Fluoride FAQs

A city ordinance approved by San Antonio voters on Nov. 7, 2000, directed all direct drinking water suppliers serving properties within the city limits to fluoridate all water in their distribution systems.

SAWS complies with the 2000 city ordinance and adds fluoride to all water within its system.

SAWS and the former Bexar Metropolitan Water District (now part of SAWS) started adding fluoride to our distribution systems in August 2002.

Hydrofluorosilicic acid (H2SiF6) is used. The fluoride meets standards set by the American Water Works Association (AWWA) and the National Sanitation Foundation (NSF), organizations that set standards for potable, or drinkable, water.

Fluoride is added to the water at each of our water pump stations. Fluoride at each station is stored in bulk storage tanks. Fluoride is manually transferred from the bulk tanks to smaller day tanks each day to meet pumping requirements. Metering pumps then move the fluoride from day tanks to the water as it is pumped from the well. Fluoride injection pumps operate only when water wells are operating.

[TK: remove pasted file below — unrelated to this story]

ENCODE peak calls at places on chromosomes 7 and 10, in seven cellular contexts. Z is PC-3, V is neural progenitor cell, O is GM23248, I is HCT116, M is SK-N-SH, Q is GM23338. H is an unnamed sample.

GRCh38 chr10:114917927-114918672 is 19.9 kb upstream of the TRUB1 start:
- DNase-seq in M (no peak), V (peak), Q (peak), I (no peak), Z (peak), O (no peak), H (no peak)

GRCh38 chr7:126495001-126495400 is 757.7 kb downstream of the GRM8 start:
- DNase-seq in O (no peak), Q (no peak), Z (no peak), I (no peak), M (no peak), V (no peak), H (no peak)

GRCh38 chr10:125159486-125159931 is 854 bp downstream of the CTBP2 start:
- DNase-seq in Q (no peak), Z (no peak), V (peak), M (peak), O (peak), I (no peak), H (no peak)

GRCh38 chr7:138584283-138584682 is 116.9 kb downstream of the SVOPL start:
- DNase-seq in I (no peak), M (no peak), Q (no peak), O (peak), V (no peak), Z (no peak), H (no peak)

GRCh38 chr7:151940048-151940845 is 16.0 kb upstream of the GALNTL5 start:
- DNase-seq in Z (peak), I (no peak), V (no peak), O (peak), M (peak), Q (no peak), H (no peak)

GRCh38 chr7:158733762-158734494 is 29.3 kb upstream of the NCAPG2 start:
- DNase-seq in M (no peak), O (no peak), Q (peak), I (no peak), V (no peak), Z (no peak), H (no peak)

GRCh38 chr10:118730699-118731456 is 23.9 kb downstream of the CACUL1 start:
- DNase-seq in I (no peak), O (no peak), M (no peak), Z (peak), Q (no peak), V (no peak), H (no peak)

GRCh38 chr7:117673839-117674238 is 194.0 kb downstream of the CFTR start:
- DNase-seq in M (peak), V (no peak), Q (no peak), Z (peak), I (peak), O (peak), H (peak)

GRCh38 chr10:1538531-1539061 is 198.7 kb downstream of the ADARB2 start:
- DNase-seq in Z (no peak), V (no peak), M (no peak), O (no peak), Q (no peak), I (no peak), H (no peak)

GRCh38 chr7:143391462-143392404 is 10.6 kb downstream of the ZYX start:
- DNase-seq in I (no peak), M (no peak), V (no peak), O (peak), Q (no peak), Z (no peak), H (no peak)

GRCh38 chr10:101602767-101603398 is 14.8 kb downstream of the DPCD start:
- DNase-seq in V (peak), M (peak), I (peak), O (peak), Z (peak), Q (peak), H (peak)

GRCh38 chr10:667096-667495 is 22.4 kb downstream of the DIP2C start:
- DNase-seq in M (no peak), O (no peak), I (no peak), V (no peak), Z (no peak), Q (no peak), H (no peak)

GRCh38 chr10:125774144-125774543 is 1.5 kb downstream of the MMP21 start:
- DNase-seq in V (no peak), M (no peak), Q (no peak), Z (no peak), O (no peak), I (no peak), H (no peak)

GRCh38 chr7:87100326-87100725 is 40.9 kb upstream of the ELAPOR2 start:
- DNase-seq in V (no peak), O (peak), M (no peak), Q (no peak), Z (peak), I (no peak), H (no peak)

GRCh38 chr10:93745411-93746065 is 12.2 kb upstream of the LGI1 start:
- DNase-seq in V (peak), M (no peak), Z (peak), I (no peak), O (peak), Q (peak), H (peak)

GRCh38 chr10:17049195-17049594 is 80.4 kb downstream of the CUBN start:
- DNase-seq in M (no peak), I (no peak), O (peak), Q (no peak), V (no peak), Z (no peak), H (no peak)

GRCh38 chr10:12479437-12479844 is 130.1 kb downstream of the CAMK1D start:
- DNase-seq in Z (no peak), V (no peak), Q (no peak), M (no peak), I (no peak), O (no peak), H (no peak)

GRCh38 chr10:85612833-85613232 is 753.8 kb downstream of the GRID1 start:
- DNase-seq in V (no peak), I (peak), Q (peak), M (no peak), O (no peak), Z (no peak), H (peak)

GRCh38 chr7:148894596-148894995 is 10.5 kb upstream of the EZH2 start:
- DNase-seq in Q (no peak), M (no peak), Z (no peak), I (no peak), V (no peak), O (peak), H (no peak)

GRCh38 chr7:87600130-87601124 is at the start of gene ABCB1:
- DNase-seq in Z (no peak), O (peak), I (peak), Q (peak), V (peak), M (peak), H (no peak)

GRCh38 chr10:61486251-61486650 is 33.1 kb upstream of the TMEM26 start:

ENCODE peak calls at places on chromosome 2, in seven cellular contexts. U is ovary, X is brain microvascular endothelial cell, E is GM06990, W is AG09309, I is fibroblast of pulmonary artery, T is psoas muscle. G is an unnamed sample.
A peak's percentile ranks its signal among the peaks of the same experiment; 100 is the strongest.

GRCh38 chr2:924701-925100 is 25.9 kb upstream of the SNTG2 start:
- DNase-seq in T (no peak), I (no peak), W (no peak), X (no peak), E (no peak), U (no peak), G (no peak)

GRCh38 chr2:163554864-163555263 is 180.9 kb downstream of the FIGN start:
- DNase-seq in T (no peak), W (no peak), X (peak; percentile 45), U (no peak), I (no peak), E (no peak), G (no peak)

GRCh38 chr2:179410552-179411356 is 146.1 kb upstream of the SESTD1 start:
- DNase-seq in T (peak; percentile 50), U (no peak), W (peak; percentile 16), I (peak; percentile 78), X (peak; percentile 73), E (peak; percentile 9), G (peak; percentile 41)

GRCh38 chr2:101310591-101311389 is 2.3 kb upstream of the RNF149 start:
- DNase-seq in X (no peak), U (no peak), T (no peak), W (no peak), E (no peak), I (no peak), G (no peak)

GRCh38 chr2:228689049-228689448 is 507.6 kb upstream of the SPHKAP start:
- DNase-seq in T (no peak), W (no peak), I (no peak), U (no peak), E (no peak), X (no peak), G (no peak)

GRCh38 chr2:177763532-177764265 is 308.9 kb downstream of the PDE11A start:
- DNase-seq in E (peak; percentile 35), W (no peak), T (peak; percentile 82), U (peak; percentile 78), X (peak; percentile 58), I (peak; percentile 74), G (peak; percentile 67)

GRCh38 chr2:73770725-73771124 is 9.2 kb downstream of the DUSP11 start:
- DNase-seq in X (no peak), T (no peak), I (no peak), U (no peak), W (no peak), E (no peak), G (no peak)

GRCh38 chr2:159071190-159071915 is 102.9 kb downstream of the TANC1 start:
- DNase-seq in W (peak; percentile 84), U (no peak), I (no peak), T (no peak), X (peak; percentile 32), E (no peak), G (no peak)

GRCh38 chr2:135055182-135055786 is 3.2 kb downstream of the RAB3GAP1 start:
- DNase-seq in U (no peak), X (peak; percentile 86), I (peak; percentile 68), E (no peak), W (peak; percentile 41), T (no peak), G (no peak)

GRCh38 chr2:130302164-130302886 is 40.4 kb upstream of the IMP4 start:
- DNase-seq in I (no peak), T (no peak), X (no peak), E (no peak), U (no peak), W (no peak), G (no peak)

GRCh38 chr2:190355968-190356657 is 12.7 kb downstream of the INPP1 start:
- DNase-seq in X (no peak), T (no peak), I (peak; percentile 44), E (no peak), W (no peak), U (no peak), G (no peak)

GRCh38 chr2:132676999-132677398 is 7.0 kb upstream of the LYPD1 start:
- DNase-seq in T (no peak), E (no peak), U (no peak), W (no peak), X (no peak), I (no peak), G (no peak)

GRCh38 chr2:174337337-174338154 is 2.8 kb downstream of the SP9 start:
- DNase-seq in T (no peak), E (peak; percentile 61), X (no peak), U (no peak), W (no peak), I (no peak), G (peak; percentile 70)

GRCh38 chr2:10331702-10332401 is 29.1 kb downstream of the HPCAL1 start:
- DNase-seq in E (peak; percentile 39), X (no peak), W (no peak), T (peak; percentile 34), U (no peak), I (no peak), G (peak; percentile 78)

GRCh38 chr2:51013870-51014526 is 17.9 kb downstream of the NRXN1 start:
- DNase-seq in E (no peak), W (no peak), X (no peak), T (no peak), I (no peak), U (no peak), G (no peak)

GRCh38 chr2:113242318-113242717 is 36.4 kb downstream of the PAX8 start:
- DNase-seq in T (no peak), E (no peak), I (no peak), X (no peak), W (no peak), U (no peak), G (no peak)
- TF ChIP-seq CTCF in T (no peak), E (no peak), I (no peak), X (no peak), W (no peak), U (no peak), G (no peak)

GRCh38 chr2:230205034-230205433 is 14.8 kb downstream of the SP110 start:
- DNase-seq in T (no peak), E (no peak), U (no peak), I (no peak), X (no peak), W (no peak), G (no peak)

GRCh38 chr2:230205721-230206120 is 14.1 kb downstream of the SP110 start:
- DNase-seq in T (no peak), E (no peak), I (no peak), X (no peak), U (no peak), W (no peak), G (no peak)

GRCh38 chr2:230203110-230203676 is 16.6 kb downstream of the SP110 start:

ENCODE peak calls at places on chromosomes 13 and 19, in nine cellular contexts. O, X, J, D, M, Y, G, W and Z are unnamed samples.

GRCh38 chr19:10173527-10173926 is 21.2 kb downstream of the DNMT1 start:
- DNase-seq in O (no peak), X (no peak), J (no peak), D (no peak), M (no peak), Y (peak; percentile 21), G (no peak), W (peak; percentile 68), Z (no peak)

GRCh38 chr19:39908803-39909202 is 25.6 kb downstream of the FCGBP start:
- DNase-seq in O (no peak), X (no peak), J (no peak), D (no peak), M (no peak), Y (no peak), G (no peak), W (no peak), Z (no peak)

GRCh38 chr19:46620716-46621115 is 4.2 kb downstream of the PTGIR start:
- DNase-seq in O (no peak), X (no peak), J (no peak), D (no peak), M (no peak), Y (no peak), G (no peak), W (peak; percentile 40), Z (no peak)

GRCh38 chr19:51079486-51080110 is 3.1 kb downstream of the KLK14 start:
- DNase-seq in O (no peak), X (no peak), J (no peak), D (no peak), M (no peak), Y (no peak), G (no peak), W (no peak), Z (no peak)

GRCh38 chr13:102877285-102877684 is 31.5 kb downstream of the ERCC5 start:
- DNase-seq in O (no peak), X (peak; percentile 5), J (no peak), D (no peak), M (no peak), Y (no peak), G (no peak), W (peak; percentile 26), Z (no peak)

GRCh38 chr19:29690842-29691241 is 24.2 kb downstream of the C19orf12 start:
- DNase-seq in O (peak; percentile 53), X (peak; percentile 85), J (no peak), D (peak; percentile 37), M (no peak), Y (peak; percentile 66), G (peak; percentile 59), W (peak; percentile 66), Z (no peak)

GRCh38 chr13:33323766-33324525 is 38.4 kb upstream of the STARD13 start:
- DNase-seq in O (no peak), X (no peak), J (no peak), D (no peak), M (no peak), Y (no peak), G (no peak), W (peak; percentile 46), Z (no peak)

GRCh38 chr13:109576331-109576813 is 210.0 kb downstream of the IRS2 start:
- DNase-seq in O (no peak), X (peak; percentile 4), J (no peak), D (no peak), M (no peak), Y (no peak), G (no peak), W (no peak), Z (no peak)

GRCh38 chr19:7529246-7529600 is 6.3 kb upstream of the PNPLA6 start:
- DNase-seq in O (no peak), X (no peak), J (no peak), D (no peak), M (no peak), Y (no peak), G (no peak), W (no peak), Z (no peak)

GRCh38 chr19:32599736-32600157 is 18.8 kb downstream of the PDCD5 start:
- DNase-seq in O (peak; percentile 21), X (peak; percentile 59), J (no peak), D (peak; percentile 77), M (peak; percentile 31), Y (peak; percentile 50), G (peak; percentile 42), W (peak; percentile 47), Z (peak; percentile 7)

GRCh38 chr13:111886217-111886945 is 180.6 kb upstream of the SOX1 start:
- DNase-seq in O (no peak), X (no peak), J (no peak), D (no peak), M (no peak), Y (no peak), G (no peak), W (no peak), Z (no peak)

Fluoride already occurs naturally in San Antonio’s water at 0.3 parts per million. SAWS adds enough fluoride to bring the fluoride level up to 0.7 parts per million, the recommended level that experts say is necessary to protect teeth against decay. Water from the Trinity Aquifer is naturally fluoridated at near the recommended levels and therefore requires no additional fluoride. Learn more about our Trinity Aquifer water supply.

In 2011, SAWS fluoridated 55.4 billion gallons of water at a cost of $572,880. That works out to 1 cent per 1,000 gallons.

Multiple levels of checks and double-checks are included in the fluoride system, including:

  • Fail-safe devices and procedures at the injection sites.
  • Calibrated measuring devices used in injection pumps.
  • Daily testing by SAWS technicians.
  • Verification of usage amount at site by weight.

Customers can purchase reverse osmosis filtration systems that can remove fluoride from the water. Reverse osmosis is a very high level of filtration that removes up to 98% of dissolved minerals — including chlorine and fluoride — as well as virtually 100% of colloidal and suspended matter. Reverse osmosis filters are available in under-sink models.